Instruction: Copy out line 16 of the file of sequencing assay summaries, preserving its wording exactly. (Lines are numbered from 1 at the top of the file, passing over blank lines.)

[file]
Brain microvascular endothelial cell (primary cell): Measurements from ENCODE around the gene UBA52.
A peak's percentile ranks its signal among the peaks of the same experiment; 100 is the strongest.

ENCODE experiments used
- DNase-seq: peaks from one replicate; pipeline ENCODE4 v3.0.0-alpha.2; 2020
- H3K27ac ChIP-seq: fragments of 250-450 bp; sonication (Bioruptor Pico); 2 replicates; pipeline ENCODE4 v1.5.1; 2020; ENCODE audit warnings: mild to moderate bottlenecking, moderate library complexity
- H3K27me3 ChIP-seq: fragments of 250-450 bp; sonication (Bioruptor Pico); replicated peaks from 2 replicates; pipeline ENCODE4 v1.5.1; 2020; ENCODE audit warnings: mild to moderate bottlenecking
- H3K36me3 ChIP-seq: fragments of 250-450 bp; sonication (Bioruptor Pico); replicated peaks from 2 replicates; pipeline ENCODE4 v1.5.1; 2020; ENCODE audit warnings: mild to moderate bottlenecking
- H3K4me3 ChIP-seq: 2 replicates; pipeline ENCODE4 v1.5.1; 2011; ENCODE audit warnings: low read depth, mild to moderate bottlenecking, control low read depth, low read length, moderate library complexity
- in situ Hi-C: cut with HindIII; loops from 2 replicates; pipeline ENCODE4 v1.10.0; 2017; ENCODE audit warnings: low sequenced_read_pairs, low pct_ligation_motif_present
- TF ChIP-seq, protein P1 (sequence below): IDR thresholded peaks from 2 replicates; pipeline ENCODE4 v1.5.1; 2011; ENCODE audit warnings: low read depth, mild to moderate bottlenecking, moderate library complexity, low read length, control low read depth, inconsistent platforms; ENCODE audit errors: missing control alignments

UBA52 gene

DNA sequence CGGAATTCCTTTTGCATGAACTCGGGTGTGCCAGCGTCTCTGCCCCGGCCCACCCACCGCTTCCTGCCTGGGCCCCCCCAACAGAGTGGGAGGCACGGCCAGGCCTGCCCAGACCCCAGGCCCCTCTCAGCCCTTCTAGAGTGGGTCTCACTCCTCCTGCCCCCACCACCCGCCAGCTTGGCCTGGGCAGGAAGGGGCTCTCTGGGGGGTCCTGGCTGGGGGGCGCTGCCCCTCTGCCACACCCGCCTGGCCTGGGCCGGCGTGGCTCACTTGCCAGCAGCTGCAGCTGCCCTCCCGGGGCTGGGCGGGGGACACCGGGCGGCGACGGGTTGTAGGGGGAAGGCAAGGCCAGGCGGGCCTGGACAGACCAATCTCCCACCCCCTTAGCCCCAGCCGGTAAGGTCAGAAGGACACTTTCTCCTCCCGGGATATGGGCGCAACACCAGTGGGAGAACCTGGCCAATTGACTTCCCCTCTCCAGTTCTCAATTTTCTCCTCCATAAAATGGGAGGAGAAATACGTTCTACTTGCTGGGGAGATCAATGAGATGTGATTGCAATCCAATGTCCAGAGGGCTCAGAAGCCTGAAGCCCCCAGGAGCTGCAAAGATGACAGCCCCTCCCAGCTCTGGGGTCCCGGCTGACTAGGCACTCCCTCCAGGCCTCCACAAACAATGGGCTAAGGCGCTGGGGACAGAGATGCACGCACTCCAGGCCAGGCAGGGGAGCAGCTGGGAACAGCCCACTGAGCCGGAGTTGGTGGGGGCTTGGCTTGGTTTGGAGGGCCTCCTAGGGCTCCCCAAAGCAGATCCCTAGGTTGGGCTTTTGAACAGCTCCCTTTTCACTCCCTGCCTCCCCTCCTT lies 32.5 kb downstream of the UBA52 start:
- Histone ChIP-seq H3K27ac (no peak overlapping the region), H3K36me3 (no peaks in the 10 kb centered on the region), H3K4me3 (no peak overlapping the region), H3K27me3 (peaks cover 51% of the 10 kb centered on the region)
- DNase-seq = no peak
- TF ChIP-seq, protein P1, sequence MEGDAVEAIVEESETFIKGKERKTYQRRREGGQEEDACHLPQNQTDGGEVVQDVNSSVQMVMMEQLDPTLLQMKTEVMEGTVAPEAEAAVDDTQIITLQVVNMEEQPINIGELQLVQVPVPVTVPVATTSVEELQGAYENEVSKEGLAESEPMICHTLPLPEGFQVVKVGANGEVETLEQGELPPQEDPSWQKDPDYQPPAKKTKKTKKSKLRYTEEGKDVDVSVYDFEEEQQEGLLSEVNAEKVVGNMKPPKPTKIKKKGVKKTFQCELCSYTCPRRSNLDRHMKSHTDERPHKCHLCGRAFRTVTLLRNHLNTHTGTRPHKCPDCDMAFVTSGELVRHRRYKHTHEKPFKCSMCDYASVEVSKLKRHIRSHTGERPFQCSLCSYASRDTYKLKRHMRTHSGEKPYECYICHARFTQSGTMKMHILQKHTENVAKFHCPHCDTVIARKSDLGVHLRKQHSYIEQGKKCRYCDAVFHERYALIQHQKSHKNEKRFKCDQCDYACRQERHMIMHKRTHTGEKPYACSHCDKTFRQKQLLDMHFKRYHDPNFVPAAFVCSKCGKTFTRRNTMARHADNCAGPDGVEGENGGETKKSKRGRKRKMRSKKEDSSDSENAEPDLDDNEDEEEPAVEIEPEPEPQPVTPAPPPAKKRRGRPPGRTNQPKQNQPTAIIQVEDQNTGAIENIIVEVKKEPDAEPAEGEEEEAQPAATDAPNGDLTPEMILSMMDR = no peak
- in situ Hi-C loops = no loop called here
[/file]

- in situ Hi-C loops = no loop called here